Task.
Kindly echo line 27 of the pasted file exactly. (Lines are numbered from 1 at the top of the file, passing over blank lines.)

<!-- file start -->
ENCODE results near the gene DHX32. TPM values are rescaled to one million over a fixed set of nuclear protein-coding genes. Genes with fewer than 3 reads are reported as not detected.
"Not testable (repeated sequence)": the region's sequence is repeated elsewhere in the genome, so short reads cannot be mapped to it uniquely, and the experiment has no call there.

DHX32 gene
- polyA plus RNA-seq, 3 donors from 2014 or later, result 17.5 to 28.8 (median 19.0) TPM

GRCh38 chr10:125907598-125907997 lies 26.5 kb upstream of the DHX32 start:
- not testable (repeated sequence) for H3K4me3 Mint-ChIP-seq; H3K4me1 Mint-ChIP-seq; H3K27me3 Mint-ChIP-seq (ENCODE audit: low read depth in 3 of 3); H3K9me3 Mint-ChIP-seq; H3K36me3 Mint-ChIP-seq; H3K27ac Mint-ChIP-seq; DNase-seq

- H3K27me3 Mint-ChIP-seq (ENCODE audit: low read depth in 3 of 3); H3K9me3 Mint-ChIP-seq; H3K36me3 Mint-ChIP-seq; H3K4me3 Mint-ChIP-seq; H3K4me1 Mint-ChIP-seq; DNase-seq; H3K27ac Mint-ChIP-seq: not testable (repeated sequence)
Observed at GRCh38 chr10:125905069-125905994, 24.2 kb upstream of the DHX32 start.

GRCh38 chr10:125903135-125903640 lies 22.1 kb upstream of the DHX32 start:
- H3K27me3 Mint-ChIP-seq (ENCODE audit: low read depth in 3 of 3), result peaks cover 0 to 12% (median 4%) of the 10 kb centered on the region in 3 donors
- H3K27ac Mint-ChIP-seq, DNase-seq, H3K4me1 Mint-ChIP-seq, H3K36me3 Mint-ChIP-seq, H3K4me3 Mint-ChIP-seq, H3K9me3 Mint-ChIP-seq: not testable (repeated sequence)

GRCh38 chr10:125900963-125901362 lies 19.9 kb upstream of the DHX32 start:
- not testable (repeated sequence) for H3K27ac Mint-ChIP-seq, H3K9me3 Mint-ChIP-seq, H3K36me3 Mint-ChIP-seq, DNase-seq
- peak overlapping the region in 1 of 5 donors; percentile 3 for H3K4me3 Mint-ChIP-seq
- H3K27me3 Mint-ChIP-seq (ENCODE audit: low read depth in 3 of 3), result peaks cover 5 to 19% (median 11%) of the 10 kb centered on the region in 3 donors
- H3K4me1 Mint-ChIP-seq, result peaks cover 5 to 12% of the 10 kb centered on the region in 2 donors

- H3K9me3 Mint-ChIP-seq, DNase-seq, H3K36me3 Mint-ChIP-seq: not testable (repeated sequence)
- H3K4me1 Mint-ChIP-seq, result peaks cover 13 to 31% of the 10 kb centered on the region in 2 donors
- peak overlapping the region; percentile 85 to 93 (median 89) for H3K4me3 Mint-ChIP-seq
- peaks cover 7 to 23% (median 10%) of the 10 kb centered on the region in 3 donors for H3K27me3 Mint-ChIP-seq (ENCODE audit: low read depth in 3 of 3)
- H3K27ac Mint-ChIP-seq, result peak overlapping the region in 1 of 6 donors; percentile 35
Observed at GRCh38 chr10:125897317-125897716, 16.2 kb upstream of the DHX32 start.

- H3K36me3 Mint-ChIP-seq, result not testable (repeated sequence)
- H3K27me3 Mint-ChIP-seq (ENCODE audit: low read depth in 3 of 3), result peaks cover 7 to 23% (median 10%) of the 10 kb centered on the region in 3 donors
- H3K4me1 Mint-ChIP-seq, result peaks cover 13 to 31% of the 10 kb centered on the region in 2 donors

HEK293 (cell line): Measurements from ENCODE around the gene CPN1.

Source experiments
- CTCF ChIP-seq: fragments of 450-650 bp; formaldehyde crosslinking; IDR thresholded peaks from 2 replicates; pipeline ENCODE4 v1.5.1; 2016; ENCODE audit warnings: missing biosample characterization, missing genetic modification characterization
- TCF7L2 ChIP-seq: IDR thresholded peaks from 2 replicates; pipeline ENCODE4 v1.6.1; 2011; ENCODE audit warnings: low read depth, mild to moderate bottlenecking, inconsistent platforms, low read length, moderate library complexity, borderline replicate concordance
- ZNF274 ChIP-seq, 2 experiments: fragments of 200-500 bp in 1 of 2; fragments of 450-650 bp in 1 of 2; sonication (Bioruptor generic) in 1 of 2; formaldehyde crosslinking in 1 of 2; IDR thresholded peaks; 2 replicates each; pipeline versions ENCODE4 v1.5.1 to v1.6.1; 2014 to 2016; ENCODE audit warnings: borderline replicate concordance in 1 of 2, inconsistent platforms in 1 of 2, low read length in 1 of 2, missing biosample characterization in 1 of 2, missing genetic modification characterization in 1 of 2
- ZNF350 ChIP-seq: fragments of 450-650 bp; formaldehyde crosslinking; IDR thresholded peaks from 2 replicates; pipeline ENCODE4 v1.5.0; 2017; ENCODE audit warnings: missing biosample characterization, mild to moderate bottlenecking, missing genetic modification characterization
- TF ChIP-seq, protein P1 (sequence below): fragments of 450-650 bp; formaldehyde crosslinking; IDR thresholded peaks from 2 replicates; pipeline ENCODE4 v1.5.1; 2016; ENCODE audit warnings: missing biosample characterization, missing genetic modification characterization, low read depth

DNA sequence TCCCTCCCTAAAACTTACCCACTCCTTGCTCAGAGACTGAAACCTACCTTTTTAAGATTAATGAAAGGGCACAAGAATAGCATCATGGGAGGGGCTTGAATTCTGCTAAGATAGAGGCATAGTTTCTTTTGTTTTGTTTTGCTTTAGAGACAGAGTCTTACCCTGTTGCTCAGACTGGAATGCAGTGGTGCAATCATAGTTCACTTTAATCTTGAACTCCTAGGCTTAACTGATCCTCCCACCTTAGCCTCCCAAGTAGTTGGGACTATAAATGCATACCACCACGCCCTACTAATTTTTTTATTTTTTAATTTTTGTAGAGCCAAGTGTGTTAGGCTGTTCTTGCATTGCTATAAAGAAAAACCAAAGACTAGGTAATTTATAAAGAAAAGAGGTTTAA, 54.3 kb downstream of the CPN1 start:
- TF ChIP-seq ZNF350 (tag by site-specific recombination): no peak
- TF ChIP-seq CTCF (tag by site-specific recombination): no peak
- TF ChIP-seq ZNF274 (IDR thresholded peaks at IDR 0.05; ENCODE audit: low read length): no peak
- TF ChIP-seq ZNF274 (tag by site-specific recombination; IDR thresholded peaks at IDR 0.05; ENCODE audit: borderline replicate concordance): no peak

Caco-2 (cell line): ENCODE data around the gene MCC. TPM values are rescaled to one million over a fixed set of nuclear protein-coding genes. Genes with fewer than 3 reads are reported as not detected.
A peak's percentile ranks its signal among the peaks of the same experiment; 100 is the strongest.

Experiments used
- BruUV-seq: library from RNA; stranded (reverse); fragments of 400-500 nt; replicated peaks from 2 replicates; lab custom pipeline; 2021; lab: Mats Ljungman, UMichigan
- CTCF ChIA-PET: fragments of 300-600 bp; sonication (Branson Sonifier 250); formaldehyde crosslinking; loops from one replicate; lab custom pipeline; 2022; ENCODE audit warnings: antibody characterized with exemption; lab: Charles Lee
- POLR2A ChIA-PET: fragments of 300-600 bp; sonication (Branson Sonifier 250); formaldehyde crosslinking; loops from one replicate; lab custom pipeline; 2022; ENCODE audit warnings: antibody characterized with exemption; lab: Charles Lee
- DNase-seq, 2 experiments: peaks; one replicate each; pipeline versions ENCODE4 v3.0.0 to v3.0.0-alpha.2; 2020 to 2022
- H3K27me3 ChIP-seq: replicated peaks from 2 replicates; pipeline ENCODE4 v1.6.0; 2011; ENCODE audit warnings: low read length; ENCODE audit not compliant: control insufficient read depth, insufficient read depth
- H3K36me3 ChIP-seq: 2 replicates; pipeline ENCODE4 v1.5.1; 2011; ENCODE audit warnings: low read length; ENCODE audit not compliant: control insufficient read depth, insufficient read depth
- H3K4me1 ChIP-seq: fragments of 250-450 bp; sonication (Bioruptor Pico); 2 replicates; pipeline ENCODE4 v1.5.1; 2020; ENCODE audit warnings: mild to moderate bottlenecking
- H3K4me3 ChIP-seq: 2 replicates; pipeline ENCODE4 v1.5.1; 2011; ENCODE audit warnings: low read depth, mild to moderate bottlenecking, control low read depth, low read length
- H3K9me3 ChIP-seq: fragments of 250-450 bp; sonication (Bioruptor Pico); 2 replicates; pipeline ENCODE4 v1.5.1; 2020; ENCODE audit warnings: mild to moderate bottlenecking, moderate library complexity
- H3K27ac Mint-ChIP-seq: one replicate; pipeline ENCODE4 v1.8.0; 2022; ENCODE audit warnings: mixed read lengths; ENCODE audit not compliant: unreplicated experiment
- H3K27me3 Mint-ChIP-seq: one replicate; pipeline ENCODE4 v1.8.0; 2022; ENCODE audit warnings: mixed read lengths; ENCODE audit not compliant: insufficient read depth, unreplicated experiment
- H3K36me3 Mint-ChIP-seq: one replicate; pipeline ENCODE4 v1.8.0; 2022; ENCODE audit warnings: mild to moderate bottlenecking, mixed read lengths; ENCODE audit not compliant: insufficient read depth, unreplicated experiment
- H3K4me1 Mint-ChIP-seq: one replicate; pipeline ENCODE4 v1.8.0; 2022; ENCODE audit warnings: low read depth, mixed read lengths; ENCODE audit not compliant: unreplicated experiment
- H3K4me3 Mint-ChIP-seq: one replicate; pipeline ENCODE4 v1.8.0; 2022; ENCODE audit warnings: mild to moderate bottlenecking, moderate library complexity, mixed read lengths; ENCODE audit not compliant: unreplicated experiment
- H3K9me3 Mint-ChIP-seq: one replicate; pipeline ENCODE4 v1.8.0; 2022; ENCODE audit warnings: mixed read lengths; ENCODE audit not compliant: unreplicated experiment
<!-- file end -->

Source experiments